African American Attitudes toward
Domestic Violence and DV Assistance

Vetta Sanders Thompson, Ph.D. & Anita Bazile, Ph.D.

Current data indicate that despite a more than two-decade decline, African American women continue to experience a higher rate of intimate partner homicide compared to women of other races. In addition, African American women's rates of intimate partner violence are higher than every other group's, except American Indian women (U.S. Department of Justice, 2001). Contrary to expectation, African American women are more likely to make reports of intimate violence to the police than women of other racial/ethnic groups (Rennison, 2001). National surveys of prevalence and a growing body of literature on domestic violence among African American women have highlighted the need for data on attitudes toward DV services, perceptions of treatment/intervention needs, and evaluation of DV programs in the African American community. Advocates and practitioners have voiced concern over the lack of research that addresses why African American women are less likely to access victim services (National Violence Against Women Prevention Research Center, 2001).

There are few studies examining the needs of African American women experiencing domestic violence. Studies suggest that African American women do use domestic violence services (Thomas, 2000; Sullivan & Rumptz, 1994; Gondolf, Fisher, McFerron, 1988). Gondolf, et al. (1988) noted that most women, regardless of race or ethnicity, sought the same amount but different kinds of help, such as financial support from social services agencies or family, shelter services, counseling from ministers, friends, or agencies; as well material items from friends, family, or agencies. This early study using Texas shelter data (N=5708) indicated that African American women were more likely to call a minister or the police. Sullivan & Rumptz, (1994) suggest that African American women may seek services at the point that violence becomes life threatening, with African American women reporting more severe abuse in the 6 months prior to entering a shelter than European American women.

African American women benefit from domestic violence services. For instance, Sullivan and Rumptz (1994) indicated that African American women who received advocacy services were more satisfied with their stay and had a higher quality of life at follow-up. These services included assistance with education and acquisition of household items. After services were received, African American women expressed intent to continue receiving advocacy services (Gondolf, et al., 1988).

African American women's ability to escape a violent relationship has been compromised by the effects of discrimination, economic hardship, and social inequity (Sullivan & Rumptz, 1994). Sullivan & Rumptz found that African American women were more likely to live below poverty level, to have more children living with them, to be the sole provider for their family, and were less likely to have a car. They noted that health issues, material goods (furniture, household goods and supplies), and financial issues were most likely to be listed as needed resources in the first ten weeks of a shelter stay. Furthermore, financial and social issues affected African American women, as well as other women of color, more adversely than European American women (Sorenson, 1996). For example, African American shelter residents participating in focus groups complained that shelters did not provide food that acknowledged different cultural preferences or appropriate grooming aids for African American women.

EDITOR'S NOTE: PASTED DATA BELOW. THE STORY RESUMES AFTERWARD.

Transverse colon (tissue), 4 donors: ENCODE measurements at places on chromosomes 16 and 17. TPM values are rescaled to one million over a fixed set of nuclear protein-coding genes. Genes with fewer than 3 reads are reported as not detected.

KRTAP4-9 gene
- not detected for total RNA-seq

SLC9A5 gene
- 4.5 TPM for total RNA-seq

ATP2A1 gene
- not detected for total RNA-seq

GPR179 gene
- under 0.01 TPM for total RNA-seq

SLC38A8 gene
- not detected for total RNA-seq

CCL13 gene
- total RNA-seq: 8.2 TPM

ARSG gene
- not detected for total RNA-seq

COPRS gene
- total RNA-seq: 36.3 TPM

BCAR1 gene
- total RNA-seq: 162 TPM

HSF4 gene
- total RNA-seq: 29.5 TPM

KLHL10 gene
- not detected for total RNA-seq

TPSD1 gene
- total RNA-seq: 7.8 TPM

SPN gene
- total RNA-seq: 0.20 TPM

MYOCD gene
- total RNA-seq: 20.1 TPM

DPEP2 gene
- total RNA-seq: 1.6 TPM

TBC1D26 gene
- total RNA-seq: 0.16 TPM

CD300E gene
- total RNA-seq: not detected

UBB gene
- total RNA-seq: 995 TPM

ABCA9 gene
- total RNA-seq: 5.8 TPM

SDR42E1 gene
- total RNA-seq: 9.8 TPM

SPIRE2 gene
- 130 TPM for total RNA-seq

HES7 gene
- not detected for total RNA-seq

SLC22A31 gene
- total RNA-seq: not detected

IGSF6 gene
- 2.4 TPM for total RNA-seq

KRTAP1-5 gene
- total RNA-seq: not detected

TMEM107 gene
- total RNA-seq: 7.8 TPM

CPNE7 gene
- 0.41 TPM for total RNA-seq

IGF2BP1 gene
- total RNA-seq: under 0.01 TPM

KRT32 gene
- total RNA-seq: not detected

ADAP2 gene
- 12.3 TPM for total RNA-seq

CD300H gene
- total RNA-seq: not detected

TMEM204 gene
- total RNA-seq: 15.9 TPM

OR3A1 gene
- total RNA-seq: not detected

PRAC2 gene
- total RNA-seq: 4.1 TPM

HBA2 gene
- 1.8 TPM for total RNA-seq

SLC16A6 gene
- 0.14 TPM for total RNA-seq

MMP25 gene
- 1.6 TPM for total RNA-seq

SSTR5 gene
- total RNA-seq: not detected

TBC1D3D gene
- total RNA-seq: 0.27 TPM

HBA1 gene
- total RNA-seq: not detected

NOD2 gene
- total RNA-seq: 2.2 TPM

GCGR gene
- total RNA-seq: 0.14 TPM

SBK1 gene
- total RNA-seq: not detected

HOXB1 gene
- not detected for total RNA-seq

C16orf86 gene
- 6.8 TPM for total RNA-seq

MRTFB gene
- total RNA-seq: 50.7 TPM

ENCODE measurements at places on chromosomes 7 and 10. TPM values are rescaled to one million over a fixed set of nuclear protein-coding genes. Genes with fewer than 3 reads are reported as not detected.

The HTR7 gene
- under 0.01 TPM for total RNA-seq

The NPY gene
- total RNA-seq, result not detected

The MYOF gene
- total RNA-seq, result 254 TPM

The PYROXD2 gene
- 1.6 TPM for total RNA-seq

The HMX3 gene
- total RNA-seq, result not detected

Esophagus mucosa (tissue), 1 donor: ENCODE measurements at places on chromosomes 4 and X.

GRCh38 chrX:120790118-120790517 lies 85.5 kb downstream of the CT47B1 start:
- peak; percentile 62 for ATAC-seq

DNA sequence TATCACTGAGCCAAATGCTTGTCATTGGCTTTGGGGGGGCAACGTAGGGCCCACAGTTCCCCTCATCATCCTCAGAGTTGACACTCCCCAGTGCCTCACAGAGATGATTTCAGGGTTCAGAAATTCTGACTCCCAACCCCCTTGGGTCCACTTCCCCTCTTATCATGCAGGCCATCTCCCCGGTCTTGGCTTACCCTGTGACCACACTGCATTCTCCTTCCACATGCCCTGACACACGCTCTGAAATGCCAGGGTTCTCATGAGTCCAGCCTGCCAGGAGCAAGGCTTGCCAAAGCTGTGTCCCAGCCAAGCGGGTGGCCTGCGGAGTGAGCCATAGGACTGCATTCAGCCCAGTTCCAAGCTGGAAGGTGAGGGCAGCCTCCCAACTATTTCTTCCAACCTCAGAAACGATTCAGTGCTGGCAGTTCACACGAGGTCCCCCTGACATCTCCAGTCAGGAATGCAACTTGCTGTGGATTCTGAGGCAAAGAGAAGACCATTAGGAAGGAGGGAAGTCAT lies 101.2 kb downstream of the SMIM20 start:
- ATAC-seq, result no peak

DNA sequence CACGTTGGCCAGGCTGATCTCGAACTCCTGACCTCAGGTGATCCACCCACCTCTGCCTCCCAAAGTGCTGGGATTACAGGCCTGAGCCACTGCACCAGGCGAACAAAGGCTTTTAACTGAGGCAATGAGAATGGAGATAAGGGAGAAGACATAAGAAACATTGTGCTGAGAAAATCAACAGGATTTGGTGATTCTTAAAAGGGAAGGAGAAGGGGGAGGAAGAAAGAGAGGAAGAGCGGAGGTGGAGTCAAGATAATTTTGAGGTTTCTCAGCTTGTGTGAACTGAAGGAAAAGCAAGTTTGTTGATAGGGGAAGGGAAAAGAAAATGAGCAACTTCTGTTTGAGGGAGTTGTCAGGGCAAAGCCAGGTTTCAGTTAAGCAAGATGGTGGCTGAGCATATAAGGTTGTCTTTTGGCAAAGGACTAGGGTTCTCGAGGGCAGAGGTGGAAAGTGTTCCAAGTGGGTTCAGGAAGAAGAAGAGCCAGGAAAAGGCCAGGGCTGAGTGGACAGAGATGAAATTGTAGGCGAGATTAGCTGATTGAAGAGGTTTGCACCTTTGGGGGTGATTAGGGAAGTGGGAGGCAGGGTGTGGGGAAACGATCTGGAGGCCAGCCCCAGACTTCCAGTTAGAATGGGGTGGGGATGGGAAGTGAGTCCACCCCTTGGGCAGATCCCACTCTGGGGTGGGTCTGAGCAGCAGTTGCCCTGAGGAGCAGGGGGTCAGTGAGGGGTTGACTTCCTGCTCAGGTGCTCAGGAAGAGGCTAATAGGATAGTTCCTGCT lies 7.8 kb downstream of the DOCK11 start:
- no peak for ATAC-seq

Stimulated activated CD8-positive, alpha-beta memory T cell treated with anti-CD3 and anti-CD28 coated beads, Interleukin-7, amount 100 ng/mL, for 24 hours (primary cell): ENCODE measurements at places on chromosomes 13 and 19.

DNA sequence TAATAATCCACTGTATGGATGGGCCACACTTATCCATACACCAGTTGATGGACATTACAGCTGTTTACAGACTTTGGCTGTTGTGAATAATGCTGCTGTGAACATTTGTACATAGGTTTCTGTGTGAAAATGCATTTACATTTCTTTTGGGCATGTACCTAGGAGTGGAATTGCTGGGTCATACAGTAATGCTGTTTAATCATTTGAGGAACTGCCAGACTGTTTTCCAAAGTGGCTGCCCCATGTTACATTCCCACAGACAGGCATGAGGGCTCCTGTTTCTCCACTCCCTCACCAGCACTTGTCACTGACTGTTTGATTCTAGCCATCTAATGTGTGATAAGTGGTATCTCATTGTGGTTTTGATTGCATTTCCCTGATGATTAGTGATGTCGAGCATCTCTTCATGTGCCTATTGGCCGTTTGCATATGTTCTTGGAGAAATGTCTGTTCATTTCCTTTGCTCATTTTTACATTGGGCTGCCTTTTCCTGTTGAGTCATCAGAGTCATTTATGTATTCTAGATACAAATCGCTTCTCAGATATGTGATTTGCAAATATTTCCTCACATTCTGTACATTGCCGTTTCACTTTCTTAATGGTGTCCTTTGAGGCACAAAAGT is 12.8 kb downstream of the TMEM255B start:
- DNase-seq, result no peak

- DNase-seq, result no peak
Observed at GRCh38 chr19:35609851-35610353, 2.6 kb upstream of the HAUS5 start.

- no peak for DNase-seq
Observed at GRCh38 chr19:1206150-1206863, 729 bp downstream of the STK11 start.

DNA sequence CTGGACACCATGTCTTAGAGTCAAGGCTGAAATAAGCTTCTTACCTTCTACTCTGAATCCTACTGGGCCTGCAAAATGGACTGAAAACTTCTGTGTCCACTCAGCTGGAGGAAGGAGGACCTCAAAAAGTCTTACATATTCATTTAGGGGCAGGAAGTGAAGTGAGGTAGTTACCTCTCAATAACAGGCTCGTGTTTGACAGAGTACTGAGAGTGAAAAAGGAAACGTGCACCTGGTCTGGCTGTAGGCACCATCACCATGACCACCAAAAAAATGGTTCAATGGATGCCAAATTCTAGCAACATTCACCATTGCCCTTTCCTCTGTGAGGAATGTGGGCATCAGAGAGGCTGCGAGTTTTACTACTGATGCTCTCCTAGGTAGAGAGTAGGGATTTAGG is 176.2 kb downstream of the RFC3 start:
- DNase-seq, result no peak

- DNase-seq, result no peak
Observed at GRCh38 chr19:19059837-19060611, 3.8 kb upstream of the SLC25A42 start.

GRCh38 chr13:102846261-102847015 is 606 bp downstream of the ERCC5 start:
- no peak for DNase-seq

The National Black Survey, which examined African American help seeking behaviors for mental and emotional distress (Jackson, Neighbors, & Gurin, 1986), is the most comprehensive study of help seeking in the African American community. Study findings indicate that services were sought as a result of a physician, family member, or friend's referral. In the absence of more specific data, it seems important to carefully examine the beliefs, attitudes, understandings and expectations of the African American community at large regarding help seeking, including assistance in cases of domestic violence. The authors of this study consider community attitudes toward help seeking in cases of domestic violence in the African American community through the use of focus groups.


The focus group is a qualitative research strategy that uses a semi-structured discussion format. The group facilitator begins the process and moves the discussion along with the aid of discussion questions. However, the specific content and order of content are driven by participants' responses (Stewart & Shamdasani, 1990). It is a technique used to explore understudied issues or topics.


Twenty-seven, mixed sex focus groups were conducted in an urban, Midwestern city from May 2000 through mid-November 2000. Groups ranged in size from 3 to 12 members. Participants were volunteers. Recruitment was via newspaper advertisement and posted announcements. Participants received a twenty-dollar stipend for their participation. Participants were not permitted to participate in more than one group. A total of 201 African Americans (134 females and 66 males, one participant did not provide information) participated in discussions.

A brief demographic questionnaire was administered prior to participation. Participants ranged in age from 18 to 74 years, with a mean age of 35.8 years (SD = 12.9 years). They reported an average of 14 years of education, with a range of 8 to 22 years; and reported income ranging from 0 to $150,000, with a mean of $19,322 and a median income level of $18,000.


An African American female, psychologist with eight years of experience conducting focus groups with African Americans led the sessions. A counseling graduate student assisted. The discussion of domestic violence was conducted in the context of mental health in the African American community; therefore participants did not necessarily have personal experience with domestic violence. Focus groups were 1 1/2 hours long and examined the mental health and domestic violence service utilization in the African American community. Four probes focused on domestic violence: